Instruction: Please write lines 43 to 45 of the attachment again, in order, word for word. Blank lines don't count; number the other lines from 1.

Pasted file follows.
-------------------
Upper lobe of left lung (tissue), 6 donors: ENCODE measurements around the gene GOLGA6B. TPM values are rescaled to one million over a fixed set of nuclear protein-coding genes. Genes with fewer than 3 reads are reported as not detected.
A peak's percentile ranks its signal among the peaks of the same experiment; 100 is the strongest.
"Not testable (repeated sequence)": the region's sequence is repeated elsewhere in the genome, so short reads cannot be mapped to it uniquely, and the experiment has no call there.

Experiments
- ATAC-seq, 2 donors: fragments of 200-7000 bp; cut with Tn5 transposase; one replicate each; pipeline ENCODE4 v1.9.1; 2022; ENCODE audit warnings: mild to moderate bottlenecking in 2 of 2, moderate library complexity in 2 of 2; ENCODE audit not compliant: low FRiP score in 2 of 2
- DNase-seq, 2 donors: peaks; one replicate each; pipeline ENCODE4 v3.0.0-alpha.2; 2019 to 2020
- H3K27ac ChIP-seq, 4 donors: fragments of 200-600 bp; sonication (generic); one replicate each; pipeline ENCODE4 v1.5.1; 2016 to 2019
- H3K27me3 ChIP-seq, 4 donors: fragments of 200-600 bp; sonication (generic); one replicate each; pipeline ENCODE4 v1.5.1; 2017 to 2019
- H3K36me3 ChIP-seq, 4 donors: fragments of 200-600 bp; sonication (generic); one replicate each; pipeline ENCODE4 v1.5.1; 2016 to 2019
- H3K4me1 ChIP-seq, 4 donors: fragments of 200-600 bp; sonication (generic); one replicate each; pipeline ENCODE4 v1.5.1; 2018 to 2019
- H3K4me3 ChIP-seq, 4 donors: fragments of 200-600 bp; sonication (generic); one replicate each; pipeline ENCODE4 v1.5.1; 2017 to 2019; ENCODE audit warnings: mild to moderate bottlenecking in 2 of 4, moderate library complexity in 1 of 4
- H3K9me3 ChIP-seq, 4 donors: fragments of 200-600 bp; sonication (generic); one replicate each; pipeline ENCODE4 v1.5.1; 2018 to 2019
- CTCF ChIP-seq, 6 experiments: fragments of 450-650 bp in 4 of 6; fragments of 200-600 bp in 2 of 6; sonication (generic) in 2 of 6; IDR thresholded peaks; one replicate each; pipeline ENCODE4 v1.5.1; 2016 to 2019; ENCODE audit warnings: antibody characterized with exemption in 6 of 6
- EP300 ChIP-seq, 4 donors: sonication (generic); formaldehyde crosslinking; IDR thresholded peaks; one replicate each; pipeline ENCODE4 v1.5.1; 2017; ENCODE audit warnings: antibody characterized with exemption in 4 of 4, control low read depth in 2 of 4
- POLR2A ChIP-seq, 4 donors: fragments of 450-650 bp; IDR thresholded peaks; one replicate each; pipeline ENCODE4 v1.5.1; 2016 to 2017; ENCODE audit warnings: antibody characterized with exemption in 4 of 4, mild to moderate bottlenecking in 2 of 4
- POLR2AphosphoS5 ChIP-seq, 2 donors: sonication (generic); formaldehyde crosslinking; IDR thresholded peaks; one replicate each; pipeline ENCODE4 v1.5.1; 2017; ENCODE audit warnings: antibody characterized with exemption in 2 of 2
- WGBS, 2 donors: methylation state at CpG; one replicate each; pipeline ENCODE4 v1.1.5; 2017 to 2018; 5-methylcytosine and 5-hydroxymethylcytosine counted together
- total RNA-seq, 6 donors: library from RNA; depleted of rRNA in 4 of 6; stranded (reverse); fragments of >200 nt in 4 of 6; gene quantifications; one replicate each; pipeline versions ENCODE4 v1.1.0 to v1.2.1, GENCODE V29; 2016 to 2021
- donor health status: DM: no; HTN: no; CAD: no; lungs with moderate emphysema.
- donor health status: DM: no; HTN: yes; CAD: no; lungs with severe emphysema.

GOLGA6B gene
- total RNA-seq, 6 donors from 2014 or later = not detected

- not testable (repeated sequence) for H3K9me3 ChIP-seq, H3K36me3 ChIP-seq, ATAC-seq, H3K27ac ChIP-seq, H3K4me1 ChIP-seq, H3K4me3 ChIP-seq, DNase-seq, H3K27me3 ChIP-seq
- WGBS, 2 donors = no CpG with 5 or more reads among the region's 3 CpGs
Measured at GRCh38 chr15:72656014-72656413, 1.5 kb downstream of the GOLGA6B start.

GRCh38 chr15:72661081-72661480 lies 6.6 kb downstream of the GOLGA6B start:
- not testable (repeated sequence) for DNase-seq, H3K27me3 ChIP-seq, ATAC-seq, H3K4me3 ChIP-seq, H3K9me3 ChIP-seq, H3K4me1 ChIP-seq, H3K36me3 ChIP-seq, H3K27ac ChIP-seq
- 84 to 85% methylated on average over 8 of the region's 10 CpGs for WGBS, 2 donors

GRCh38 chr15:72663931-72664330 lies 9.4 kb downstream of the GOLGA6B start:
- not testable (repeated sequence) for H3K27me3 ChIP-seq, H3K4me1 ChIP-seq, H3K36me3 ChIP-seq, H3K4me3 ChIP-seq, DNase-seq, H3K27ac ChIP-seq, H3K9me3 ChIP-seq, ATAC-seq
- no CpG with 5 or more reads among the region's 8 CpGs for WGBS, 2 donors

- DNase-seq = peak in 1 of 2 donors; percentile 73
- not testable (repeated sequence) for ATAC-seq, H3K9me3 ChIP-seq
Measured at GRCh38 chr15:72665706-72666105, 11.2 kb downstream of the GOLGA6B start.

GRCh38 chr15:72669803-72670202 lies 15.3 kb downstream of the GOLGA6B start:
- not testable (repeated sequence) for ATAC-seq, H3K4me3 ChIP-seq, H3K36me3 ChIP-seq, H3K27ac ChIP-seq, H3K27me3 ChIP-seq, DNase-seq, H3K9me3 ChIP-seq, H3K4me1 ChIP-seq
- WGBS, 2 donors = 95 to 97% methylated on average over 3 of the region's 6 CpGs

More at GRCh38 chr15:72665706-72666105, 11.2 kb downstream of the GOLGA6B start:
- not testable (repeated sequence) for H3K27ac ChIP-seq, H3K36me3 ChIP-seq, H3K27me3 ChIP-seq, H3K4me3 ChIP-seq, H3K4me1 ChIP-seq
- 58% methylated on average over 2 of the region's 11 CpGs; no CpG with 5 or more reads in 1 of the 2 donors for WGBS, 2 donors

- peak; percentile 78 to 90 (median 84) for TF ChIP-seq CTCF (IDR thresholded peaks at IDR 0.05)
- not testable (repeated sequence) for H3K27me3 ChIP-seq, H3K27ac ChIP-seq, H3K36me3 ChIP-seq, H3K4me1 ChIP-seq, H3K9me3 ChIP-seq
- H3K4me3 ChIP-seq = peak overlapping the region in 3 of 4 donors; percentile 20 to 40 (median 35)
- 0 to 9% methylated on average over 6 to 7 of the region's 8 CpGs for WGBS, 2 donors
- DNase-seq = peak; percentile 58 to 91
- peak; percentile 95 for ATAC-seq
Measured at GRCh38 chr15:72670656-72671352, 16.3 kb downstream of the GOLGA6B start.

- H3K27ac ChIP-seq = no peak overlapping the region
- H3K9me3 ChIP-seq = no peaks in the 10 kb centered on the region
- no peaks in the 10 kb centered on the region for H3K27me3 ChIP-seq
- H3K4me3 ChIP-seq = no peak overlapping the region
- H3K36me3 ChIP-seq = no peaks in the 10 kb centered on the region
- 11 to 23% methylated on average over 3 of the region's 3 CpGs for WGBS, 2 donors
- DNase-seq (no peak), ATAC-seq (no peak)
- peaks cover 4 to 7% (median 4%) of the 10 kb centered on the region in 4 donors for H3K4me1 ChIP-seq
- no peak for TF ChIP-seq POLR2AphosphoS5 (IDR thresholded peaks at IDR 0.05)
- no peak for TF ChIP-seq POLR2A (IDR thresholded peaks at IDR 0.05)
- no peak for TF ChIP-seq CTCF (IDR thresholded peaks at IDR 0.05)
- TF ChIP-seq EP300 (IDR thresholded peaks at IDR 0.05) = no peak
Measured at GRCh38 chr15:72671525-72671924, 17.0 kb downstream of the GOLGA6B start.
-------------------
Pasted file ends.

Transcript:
- H3K4me3 ChIP-seq = peak overlapping the region in 3 of 4 donors; percentile 20 to 40 (median 35)
- 0 to 9% methylated on average over 6 to 7 of the region's 8 CpGs for WGBS, 2 donors
- DNase-seq = peak; percentile 58 to 91